Nobel laureate economist, Joe Stiglitz, has a warning for America - and for Cajnada too - we cannot hope for our societies to survive the cancer of inequality. Stiglitz had some noteworthy comments during a recent AlterNet interview, excerpted here:
what drives capitalism is the profit motive. You can profit not only by making good things, but also by exploiting people, by exploiting the environment, by doing things that are not so good. ...a lot of the inequalities in the United States are not the result of creative activity but of exploitive activity. And if you look at the people at the top, what is so striking is that the people who've made the most important creative contributions are not there.
By that I mean the really foundational things like the computer, the transistor, the laser. And how many people at the top are people who made their money out of monopoly -- exercising monopoly power? Like bankers who exploited through predatory lending practice and abusive credit card practices. Or CEOs who took advantage of deficiencies in corporate governance to get a larger share of the corporate revenues for themselves without any regard to the extent to which they have actually contributed to increasing the the sustainable well-being of the firm.
...If you had an economic machine that worked the way it was supposed to, everybody would be getting better. And an economy that's normally growing, say, 3 percent, even over a 20-year period. Steady accumulation would lead to their wealth more than doubling in that period. And it clearly hasn't happened.
...We're paying a high price for this inequality. Now, one of the mischaracterizations of those of us who want a more equal or fairer society, is that we're in favor of total equality, and that would mean that there would be no incentives. That's not the issue. The question is whether we could ameliorate some of the inequality -- reduce some of the inequality by, for instance, curtailing monopoly power, curtailing predatory lending, curtailing abusive credit card practices, curtailing the abuses of CEO pay. All of those kinds of things, what I generically call "rent seeking," are things that distort and destroy our economy.
So in fact, part of the problem of low taxes at the top is that since so much of the income at the very top is a result of rent seeking, when we lower the taxes, we're effectively lowering the taxes on rent seeking, and we're encouraging rent-seeking activities. When we have special provisions for capital gains that allow speculations to be taxed at a lower rate than people who work for a living, we encourage speculation. So that if you look at the design bit of our tax structure, it does create incentives for doing the wrong thing.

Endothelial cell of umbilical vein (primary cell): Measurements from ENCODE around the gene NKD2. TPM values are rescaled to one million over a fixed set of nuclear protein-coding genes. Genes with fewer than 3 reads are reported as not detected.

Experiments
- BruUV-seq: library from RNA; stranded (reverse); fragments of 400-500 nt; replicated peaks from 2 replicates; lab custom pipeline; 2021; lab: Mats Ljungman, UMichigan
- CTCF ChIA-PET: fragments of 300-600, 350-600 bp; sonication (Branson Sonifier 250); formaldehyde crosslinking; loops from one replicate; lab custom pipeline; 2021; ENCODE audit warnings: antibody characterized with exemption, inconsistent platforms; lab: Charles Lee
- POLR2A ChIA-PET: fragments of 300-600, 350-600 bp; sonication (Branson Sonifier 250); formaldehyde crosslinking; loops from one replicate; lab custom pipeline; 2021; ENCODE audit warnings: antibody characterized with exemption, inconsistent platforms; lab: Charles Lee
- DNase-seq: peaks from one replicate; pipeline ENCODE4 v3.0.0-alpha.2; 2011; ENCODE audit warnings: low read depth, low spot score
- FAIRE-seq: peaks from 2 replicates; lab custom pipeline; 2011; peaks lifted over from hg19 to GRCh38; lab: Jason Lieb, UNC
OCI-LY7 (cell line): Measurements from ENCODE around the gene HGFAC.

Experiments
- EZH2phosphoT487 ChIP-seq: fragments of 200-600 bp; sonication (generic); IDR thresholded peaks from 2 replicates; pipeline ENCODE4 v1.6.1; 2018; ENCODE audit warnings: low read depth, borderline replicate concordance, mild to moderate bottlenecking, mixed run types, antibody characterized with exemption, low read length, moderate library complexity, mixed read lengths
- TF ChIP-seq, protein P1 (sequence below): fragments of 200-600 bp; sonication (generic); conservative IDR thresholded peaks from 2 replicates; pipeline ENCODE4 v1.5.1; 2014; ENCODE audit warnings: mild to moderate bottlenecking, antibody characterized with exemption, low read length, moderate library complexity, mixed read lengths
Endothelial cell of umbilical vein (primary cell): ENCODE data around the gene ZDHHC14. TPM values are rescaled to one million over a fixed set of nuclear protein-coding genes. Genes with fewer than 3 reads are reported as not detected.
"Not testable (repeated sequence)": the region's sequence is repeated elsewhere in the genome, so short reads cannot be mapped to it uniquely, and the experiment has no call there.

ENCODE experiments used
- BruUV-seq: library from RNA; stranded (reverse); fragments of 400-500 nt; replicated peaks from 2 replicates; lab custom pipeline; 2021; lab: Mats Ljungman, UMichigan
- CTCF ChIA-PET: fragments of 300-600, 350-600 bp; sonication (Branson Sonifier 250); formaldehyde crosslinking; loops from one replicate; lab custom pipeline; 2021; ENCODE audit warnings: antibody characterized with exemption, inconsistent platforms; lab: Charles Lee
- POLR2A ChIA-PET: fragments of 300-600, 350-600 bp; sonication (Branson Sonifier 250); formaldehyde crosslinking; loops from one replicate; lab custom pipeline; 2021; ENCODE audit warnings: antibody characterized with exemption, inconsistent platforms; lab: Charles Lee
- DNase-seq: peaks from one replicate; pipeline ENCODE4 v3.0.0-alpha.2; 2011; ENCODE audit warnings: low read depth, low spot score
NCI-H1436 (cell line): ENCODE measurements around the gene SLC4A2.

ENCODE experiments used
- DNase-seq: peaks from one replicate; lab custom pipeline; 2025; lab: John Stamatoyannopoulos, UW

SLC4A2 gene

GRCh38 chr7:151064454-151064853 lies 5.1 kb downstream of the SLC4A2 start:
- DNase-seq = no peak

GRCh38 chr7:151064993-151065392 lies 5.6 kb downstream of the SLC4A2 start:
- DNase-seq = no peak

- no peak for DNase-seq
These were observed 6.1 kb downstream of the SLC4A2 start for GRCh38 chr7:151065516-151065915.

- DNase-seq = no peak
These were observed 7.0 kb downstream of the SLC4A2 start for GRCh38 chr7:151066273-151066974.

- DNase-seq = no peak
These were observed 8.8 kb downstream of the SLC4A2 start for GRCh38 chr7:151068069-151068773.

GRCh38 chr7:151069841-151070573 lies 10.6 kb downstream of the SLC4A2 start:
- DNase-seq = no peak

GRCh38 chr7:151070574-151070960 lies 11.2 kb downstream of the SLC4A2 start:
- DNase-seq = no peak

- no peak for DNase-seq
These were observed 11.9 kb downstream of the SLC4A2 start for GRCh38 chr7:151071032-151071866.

...By definition, waste is waste. The Republican rhetoric has focused on waste in the public sector. But waste, at some level, is an inherent consequence of human fallibility. We're going to make mistakes, and that's going to be true in the public and the private sector. No government program has ever wasted resources on the scale of America's private financial sector in the run-up to the crisis. So the first thing you realize is there is waste everywhere including in the private sector.
Now if you ask people about things there are important to them ... obviously they care a lot about the school their children go to. They worry about too-large classes. They worry about police protection. Those are all things that people value a lot. They value the Internet, which was created by government-funded research. Health care and drugs were are all based on government-funded research. So the bottom line is that government services have proved highly valuable. And this is where the big lie, the big distortion is. By talking about the few instances of inefficiency, they try to direct the attention away from the teachers, the policeman, the fireman, the researchers, the people building the roads to make our society function. And they turn our attention away from the failures in the private sector.